Art exhibit showcases two students’ paintings

One of Way’s paintings from the exhibit. Photo courtesy: Chelsie Ross

Kala Way and Jude Jones, upcoming graduates of Florida A&M University, inspired others as they shared the motivations behind their art exhibits at the Foster-Tanner Gallery Thursday evening.

The two touched on deeper and more personal and emotional topics in their collections.

Way’s “Outside the Garden” focuses on how she views her religious upbringing.

“It’s an inspiration of me growing up in a Christian household. I heard the stories of Adam and Eve and I wanted to talk about how their punishments affect women and men’s gender roles that we go through today in society,” she said.

Some topics she touched on in her work included childbirth, sexual assault, toxic masculinity and mental health. She really honed in on the idea of how traditionally, Eve is viewed as the destructor for eating the apple, but instead “both Adam and Eve played a part in their own punishment.”

Her collection is split between a man’s point of view and a woman’s. For the woman’s side, she focuses on the pain and expectations of childbirth and motherhood and the emotions that come from sexual assault. She even shared her own story of being a survivor and how it’s shaped in her painting.

For the man’s side, she described how stereotypically they’re considered strong and leaders in the household. When they deal with things, they have to suffer in silence. Through research and conversations with her brother, she portrayed the male’s experience in her paintings.

There are seven paintings in her exhibition and she used oil for her work. It took her three months and a week to finish them.

“I did two paintings each month while doing work and school, so it was a little hard but with the time and effort I put into it and mostly all-nighters, I was able to finish,” she said.

Some of Jone’s artwork. Photo courtesy: Chelsie Ross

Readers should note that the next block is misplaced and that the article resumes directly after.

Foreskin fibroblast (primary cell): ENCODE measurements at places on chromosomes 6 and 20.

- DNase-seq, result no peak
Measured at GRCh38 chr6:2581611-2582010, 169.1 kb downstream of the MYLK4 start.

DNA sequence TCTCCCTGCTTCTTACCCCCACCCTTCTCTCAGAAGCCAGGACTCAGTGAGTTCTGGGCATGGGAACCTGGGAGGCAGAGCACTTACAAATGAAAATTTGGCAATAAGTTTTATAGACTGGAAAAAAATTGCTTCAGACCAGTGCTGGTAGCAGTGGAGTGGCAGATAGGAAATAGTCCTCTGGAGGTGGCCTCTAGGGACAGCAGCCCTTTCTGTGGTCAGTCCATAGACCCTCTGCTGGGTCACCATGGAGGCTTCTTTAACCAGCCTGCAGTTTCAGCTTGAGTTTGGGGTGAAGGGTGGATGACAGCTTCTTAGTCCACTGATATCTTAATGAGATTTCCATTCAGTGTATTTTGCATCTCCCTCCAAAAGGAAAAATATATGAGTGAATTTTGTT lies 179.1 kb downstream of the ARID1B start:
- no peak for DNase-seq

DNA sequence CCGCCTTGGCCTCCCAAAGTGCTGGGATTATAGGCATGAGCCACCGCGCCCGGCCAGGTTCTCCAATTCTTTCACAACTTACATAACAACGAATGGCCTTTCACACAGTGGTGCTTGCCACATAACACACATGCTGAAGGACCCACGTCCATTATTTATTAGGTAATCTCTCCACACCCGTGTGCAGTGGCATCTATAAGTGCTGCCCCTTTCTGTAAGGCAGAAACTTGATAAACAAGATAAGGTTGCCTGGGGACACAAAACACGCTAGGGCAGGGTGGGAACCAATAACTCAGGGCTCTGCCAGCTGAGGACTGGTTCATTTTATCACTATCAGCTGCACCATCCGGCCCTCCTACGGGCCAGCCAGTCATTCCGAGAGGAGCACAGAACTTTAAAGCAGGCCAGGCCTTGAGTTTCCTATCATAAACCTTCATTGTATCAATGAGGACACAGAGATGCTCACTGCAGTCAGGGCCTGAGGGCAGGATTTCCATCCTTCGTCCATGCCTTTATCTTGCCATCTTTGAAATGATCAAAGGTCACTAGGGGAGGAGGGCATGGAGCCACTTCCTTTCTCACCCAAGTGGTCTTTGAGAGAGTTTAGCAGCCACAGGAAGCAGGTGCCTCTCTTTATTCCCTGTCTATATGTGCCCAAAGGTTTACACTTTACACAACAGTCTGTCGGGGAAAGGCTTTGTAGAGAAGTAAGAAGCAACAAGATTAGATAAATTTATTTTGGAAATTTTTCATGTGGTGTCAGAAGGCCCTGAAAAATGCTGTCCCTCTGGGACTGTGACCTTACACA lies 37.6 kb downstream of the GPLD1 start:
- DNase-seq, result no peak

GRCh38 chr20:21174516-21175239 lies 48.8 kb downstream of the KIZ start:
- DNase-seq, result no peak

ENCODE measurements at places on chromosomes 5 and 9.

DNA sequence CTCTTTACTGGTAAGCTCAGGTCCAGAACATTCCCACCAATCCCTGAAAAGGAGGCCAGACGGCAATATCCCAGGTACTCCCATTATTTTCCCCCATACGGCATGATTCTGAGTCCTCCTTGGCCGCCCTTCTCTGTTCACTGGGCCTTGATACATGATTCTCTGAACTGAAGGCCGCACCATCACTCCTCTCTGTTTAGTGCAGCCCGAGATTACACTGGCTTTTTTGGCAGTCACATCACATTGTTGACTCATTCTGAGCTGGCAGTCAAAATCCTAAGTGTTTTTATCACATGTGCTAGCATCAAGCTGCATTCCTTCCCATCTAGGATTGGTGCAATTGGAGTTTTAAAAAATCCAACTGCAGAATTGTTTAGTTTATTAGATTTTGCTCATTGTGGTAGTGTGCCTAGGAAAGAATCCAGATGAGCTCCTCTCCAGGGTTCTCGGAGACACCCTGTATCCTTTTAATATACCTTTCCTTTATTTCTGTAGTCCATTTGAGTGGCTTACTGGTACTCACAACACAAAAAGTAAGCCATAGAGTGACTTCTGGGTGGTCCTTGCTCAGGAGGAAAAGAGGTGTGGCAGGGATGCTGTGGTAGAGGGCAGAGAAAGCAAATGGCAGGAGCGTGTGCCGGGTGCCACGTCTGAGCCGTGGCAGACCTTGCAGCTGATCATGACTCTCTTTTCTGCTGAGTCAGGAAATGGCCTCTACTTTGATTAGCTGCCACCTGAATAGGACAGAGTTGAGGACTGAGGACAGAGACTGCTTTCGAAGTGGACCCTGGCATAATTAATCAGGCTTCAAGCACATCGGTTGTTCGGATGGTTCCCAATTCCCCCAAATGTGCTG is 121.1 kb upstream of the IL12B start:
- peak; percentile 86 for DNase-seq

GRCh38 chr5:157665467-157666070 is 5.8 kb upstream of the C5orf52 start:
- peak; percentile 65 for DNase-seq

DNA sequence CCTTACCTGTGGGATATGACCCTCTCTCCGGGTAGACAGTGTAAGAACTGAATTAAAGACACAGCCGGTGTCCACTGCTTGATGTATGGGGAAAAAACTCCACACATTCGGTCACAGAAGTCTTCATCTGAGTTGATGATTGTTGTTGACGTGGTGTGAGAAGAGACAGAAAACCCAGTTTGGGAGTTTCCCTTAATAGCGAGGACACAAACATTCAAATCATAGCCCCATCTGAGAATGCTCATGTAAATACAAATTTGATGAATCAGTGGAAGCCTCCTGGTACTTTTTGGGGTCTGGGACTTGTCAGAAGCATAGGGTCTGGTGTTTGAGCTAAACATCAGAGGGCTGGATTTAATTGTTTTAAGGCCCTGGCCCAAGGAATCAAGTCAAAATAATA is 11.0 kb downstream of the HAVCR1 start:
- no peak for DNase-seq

Along with Way, Jones’s “REM Diaries” took a different approach. She focused on her dreams and nightmares that she experienced in 2022. She described the nightmares as “constant” and “incredulously ridiculous” and said they reminded her of her dreams as a child in Mississippi.

She used rainbows and a lot of vibrant colors. She said this was to show that “I create my own nightmare in one that I can control and one that I have complete power over so that way I can still make it as scary as I want but there’s still the escape there.”

Her artwork was used as a form of therapy in a sense. She could collect her fears and traumas and turn them into something beautiful. She also wanted to highlight the transition from girlhood to adulthood.

In her speech, she dedicated the exhibit to her mother who told her that “every part of a dream is you and to analyze it in that perspective.” Once she was told this, she began to see her nightmares as a part of herself that had been neglected.

Though new to oil painting, Jones has found enjoyment in the art medium and plans to do more of it.

The two are excited to present their work, along with Fine Arts adjunct professor Aja Roache, who shared her sentiments.

“If you’re a fine arts student then this is something that you have to look forward to and it is a labor of love,” she said.

Roach also described the process the two fine art majors underwent. Like a capstone project, they started two semesters ago by sharing their ideas with faculty and getting them approved. They then had to take a senior portfolio class and go through a faculty evaluation which led to them creating an exhibition statement and installing their own work.

This process is typical for fine art majors and before graduation they get to show their work in a professional gallery.

Way and Jones’ exhibition will be in the Foster-Tanner gallery until April 28 and is open to the public for viewing.